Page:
The Arid Western Half of Oklahoma often referred to as the Wind Corridor has high average annual wind speeds. In 2014 over 17% of the state’s electricity was generated from wind. Its total capacity is 5184MW.
Illinois had its first wind farm installed in 2003. In 2007 the state introduced a renewable portfolio standard that required electric companies to derive 10% of power from renewable sources by 2010 and 25% by 2025. This helped the state to expand its wind energy utilities. Its total capacity is close to 3842MW
Why are some against wind farms?
Everyone is aware of the impact human activity has on the environment. Though wind is a good source of energy there are still some naysayers. Some of their main complaints are
- Wind farms take up a lot of land. Though farming can be done on the same land, local residents often object to them.
- Many times trees have to be cleared and large holes dug to create the cement foundation of the turbine .This also ruins the natural beauty of a place and cause loss of natural habitat for many smaller species.
- Turbines are noisy. Many turbines together make a louder noise. Most modern turbines do not make as much noise as earlier ones. But those wind farms using the earlier types of turbines cannot change them right away till they at least cover a life cycle of 20 years because of the cost of installing them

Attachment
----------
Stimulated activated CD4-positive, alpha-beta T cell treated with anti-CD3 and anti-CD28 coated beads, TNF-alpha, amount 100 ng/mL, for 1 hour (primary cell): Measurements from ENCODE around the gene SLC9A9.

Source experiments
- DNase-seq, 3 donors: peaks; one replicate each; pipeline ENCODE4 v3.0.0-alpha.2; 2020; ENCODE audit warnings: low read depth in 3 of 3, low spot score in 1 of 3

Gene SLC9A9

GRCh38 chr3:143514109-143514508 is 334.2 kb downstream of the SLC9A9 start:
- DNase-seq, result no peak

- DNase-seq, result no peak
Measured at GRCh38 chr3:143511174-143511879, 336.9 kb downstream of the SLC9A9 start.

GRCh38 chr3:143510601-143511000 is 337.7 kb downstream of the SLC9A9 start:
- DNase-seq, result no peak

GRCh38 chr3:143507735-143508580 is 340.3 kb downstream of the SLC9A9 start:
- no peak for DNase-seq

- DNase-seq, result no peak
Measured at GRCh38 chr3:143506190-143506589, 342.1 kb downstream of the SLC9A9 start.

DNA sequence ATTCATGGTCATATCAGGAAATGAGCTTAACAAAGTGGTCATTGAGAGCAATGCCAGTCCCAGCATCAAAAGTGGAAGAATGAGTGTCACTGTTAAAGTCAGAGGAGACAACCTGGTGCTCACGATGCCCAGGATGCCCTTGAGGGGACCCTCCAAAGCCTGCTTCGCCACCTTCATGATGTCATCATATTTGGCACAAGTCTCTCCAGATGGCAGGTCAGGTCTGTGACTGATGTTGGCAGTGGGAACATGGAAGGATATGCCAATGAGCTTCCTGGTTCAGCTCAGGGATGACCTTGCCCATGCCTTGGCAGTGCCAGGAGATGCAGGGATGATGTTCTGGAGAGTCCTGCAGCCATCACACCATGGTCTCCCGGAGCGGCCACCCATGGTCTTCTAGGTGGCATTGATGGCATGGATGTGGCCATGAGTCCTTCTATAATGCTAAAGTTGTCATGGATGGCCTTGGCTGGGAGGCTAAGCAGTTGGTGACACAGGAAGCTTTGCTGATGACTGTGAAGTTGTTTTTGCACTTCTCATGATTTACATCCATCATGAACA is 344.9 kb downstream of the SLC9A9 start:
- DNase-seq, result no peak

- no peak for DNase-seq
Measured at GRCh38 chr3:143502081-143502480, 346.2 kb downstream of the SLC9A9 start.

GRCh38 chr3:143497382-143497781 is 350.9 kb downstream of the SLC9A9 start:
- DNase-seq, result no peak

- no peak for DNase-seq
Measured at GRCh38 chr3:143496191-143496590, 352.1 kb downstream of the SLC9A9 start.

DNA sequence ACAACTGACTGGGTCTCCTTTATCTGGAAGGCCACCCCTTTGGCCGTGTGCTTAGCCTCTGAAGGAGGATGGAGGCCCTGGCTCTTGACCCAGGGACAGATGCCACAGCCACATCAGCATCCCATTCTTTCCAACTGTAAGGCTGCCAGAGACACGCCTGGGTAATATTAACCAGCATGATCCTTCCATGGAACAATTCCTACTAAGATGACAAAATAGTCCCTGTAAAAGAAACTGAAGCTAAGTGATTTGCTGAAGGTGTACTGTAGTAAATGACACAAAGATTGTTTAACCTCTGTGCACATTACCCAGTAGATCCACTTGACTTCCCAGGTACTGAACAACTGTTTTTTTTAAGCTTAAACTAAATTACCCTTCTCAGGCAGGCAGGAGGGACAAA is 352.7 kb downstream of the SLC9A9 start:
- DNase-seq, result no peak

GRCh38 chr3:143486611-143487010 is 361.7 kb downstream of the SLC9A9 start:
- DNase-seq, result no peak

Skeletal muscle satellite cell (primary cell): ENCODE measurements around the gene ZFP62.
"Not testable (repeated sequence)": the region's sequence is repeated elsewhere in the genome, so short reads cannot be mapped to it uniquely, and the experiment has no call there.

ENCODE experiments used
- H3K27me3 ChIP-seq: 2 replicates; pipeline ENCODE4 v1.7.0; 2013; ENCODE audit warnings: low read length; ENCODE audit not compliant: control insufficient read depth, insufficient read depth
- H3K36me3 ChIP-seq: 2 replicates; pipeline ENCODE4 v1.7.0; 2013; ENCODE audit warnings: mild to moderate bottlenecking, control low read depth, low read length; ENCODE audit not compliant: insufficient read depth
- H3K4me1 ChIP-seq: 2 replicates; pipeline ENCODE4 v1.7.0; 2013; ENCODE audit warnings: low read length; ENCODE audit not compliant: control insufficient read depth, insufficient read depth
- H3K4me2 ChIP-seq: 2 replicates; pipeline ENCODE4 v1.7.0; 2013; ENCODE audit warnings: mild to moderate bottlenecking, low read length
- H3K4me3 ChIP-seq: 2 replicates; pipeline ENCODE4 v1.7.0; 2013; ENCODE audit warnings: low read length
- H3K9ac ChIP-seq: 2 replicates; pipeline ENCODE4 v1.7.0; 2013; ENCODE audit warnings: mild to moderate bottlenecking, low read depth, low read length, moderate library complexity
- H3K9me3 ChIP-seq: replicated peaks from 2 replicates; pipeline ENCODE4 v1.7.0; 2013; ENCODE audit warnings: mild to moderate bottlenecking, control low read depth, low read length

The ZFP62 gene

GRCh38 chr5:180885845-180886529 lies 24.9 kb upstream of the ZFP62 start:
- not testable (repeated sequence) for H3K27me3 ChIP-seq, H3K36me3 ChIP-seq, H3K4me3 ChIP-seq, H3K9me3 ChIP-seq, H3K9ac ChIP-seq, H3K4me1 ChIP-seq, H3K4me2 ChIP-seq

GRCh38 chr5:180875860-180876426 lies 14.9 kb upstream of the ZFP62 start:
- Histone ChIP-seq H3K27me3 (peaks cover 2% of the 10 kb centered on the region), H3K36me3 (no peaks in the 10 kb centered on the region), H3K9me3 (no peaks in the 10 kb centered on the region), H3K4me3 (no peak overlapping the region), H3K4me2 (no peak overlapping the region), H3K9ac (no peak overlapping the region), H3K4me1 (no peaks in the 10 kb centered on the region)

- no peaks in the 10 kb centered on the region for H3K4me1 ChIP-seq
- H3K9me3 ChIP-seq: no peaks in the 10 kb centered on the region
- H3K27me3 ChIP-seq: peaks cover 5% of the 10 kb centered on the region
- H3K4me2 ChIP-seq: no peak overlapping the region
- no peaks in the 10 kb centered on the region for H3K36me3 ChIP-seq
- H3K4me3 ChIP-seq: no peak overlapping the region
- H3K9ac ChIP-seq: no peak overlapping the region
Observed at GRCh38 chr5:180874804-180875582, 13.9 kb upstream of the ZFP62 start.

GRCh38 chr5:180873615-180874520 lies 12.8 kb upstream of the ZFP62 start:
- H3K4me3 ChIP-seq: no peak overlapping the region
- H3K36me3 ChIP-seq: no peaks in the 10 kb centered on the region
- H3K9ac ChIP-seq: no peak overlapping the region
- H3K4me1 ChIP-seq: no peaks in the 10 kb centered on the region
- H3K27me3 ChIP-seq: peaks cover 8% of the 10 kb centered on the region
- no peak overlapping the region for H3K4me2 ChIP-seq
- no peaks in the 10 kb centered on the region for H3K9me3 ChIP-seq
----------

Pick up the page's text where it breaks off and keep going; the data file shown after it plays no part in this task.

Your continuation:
- Wind turbines cause the death of birds and bats. The complaint against the Altamont Pass Wind Farm was that it was set in the path of the migratory birds and improperly planned.
- Many people object to the disturbance of the scenic view created by tall turbines and multitude of transmission wires. It is probably as well that more offshore wind farms are planned these days. The winds are stronger across the sea and the turbines are not in the line of sight of people
- There may be an environmental impact of the vibration caused by the turbines in the ground on which they stand.
- There have been complaints about abandoned wind farms such as the one in Kamao Wind Farm, Hawaii. The older, less productive turbines, which were not tested properly hurriedly set up in the 1980s in California (following large tax subsidies), are now inoperative. Such sights spoil the public’s opinion of wind energy’s efficacy.
In the 20th century Europe moved quickly in the direction of tapping wind energy and Americans were lagging behind. But this is not the situation now. US ranks third after Denmark and United Kingdom in percentage of wind power production. There are several offshore projects being planned although these are more expensive than building on shore turbines. Finding the correct technology and involving the public favourably will be the right way to move forward while taking advantage of this inexhaustible green source of energy.